Buying an older home has many advantages. Older homes were often built by craftsmen who took time and care to create custom pieces and features that were completely unique. There's a certain charm to living in a home that was crafted with the kind of care that can't be replicated in today's world of fast construction and cost-efficient building. Additionally, older homes often have more mature trees and outdoor spaces. However, one major disadvantage is that systems in the home, like HVAC or electrical, may be significantly outdated. If you've recently moved into an older home, here are three signs that the electrical system may be outdated, and you need to call an electrician as soon as possible.  

No GFCI Outlets

GFCI is an acronym for ground fault circuit interrupter. You can recognize GFCI outlets by the little buttons in the middle of the outlet that allow the user to reset the power flow to the outlet. GFCI outlets are designed to prevent electrical shock and death by monitoring the power flow and detecting ground fault. Ground fault happens when an energized conductor accidentally comes into contact with a grounding system. For example, this could happen if a person is touching an exposed or frayed power chord that's plugged into an outlet in one hand and then that person touches a piece of grounded metal with the other hand. If this type of ground fault is detected, the GFCI outlet cuts off power. However, GFCI units weren't required in houses until around 1975, so any house built before that period that doesn't include GFCI puts the homeowner at risk. You should call an electrician immediately.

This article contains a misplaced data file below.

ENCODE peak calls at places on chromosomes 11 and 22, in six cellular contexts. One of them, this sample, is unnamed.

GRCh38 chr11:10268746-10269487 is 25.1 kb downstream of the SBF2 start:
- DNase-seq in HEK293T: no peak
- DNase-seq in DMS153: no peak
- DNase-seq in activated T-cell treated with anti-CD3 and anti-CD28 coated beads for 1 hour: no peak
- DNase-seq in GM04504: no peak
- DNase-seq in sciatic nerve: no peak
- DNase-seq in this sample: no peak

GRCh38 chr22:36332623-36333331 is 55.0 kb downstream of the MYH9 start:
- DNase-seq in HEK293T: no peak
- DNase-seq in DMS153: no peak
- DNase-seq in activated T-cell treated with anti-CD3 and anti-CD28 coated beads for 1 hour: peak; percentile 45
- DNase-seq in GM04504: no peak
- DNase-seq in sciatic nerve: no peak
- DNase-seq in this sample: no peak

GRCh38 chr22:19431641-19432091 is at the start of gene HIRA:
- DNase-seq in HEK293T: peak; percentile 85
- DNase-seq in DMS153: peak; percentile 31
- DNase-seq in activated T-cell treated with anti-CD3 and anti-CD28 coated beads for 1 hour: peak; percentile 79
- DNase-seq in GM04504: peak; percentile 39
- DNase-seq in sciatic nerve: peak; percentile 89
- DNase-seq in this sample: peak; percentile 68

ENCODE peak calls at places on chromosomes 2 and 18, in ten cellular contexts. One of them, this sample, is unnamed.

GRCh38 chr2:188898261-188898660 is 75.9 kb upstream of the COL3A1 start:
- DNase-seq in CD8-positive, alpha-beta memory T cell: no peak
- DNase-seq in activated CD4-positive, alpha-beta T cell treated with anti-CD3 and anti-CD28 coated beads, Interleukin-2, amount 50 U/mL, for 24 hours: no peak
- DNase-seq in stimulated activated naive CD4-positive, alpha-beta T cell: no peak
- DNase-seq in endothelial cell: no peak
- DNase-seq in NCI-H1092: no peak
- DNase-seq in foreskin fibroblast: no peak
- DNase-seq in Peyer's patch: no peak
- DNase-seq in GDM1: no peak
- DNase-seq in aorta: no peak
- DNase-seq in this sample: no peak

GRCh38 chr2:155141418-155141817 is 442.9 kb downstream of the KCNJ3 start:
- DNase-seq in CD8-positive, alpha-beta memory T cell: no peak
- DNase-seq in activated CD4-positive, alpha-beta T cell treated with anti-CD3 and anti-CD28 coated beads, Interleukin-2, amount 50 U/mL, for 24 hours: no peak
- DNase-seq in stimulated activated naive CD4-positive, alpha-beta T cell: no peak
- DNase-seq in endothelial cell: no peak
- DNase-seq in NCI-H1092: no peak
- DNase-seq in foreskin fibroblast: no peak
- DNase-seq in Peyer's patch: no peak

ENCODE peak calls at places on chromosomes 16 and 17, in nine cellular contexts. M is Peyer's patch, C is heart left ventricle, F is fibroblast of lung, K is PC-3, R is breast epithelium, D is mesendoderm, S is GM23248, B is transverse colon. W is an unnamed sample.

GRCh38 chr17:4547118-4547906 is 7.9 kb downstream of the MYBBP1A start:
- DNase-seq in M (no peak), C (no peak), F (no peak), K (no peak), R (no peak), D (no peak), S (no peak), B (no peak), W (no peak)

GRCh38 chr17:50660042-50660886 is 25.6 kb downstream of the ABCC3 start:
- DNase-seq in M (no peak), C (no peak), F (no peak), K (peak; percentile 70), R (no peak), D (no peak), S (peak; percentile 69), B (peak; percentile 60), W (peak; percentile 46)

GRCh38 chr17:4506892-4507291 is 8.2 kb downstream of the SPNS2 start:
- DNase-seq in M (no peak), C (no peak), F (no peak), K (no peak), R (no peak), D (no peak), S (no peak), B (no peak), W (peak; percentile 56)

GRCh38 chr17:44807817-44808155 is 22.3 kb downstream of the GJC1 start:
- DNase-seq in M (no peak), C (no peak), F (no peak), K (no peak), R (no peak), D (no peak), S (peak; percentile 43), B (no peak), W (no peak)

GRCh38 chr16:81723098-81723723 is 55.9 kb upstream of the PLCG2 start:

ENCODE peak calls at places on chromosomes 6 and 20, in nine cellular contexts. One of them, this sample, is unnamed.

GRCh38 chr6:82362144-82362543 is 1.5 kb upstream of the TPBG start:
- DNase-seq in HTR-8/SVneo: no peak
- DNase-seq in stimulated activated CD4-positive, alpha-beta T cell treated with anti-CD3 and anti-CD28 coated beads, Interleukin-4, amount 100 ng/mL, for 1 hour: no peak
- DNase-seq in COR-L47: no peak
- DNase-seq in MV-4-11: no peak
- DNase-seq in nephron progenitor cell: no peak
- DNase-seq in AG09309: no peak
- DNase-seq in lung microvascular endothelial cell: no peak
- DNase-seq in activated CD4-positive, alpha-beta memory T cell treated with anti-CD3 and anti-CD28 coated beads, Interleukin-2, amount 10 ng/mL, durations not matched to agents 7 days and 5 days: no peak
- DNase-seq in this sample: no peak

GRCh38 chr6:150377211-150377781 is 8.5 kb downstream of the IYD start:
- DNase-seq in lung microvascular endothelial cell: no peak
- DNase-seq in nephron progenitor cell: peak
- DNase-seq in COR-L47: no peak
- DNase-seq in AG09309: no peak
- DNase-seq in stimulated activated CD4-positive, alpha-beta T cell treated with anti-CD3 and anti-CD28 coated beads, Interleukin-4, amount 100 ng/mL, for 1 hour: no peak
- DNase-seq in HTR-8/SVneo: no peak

Two-Prong Outlets

Another sign of an outdated electrical system is an outlet or several outlets that have only two-prong inserts. Why is this a problem? Two-prong outlets aren't grounded. They have a hot wire that sends electricity to the outlet and a neutral wire that routes electricity back to the panel. Grounding is a third wire that channels any excess power sent to the outlet into a system that is typically buried in the earth outside your home so that any excess power can be safely channeled there rather than into a potential conductor like the person using the outlet.  

Knob and Tube wiring

In the early days of installing electrical systems in North American homes, there was a system called knob and tube wiring, or K&T for short. This system was updated after the 1930s. If your home was built between 1880 and 1930 and hasn't been updated, there's a chance your home has this system. There are a couple of big problems with K&T wiring: the insulation used to cover the wiring is a major fire hazard and there's no grounding system. If you find this system, you need to call an electrician to update your wiring.